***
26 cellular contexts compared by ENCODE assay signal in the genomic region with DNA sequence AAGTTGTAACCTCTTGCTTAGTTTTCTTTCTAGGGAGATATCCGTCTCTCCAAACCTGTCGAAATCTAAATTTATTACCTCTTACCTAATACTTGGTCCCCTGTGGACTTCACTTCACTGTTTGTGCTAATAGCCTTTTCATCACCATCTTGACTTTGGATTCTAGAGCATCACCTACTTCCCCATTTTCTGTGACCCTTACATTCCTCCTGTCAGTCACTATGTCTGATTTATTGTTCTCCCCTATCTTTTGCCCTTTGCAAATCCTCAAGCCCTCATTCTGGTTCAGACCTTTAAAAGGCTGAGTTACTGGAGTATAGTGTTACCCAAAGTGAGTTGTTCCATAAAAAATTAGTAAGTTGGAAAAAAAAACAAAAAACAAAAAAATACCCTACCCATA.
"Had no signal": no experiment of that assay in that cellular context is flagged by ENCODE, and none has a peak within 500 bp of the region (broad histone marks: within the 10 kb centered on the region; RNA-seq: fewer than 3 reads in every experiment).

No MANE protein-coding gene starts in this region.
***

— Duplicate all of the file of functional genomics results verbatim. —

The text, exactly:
26 cellular contexts compared by ENCODE assay signal in the genomic region with DNA sequence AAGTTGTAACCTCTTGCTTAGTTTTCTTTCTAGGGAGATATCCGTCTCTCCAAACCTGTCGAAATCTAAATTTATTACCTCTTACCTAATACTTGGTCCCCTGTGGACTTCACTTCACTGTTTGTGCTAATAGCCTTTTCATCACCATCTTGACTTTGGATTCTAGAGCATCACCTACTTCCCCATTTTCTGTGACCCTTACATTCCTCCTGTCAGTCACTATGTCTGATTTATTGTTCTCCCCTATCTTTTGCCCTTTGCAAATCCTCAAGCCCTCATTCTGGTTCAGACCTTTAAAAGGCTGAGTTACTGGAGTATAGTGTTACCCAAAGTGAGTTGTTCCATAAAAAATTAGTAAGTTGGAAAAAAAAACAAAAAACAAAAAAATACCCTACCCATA.
"Had no signal": no experiment of that assay in that cellular context is flagged by ENCODE, and none has a peak within 500 bp of the region (broad histone marks: within the 10 kb centered on the region; RNA-seq: fewer than 3 reads in every experiment).

No MANE protein-coding gene starts in this region.